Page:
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Bills-Jets rewind: Does Josh Allen need to help his offensive line more?


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The day after Josh Allen cost the Bills a chance at beating the New York Jets by throwing three interceptions and losing a fumble, Sean McDermott was asked about how Allen needs to balance his competitiveness with a willingness to live to see another down. McDermott’s mind didn’t immediately go to the turnovers.

“When you say living to see another down, the thing that comes to mind No. 1 is physically his health and just playing smart,” McDermott said. “We don’t need Josh to sacrifice his body as much as he does.”

Allen not only played one of the worst games of his professional career Monday, but he did so while taking a beating.

This wasn’t an unusual day for Allen in terms of his average time to throw or how often he was pressured. He got rid of the ball in an average of 2.77 seconds, which was just under his career average of 2.82 seconds. The Jets blitzed him on 22 percent of his dropbacks. Last season, Allen was blitzed on 25 percent of his dropbacks.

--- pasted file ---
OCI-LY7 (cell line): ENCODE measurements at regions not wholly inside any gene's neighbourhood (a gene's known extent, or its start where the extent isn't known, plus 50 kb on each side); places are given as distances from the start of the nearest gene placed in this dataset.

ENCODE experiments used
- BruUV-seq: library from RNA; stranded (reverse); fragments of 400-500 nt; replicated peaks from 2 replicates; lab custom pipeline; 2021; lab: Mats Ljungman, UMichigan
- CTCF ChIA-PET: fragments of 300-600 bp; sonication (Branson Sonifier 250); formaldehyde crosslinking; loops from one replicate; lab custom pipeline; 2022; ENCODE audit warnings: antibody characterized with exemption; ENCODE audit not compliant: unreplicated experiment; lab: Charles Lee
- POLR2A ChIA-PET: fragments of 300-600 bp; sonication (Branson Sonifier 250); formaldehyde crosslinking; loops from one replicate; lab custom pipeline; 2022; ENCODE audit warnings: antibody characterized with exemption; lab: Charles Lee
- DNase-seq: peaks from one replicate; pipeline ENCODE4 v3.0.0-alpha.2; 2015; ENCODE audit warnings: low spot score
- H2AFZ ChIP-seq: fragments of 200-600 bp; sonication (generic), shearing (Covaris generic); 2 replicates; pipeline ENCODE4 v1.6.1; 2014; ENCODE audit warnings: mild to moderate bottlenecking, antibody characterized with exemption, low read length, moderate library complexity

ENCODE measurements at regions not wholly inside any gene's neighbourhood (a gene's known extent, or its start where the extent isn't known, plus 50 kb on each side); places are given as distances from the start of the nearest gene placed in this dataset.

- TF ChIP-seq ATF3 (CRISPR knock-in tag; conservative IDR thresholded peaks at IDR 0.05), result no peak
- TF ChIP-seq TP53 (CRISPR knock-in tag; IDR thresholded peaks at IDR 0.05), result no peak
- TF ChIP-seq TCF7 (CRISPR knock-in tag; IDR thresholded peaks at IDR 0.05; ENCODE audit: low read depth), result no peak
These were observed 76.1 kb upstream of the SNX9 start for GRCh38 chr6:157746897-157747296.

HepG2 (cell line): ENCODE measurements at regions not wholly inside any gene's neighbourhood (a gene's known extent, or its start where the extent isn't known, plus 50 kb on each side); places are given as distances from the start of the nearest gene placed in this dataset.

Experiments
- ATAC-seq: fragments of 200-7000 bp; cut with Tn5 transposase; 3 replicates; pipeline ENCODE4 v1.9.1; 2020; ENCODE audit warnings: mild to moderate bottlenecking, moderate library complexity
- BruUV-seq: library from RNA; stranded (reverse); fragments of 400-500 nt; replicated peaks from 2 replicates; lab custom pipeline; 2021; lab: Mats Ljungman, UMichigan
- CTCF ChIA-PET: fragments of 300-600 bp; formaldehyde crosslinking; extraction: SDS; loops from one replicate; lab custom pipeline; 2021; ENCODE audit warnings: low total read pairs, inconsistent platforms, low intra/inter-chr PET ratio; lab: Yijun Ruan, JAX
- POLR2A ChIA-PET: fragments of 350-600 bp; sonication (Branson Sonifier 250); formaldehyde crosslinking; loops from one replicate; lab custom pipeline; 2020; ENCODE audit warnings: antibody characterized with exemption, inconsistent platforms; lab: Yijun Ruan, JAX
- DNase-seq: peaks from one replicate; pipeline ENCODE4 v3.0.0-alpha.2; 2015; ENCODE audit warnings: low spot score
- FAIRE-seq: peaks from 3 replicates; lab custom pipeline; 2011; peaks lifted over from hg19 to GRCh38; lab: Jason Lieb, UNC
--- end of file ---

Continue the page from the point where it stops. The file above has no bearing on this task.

Still, Allen took five sacks and nine hits. He was hit on five of his scrambles, too. So where did the pressure come from? According to TruMedia, Spencer Brown was the main culprit with four pressures allowed. O’Cyrus Torrence and Connor McGovern each allowed three pressures, and Mitch Morse and Dion Dawkins each allowed two. Assigning credit and blame for pressures and sacks isn’t always cut and try, so we went back through to see where things went wrong.

Sack one: Brown was walked back into the quarterback and clearly deserves blame for the sack.

Sack two: This one actually looked like a design run on which Allen got poor blocking and had nowhere to go.

Hit three: Allen was hit on an incomplete pass early in the Bills’ only touchdown drive. Again Brown got overpowered and thrown back into Allen, who rushed an off-target throw that Jets linebacker C.J. Mosley dropped.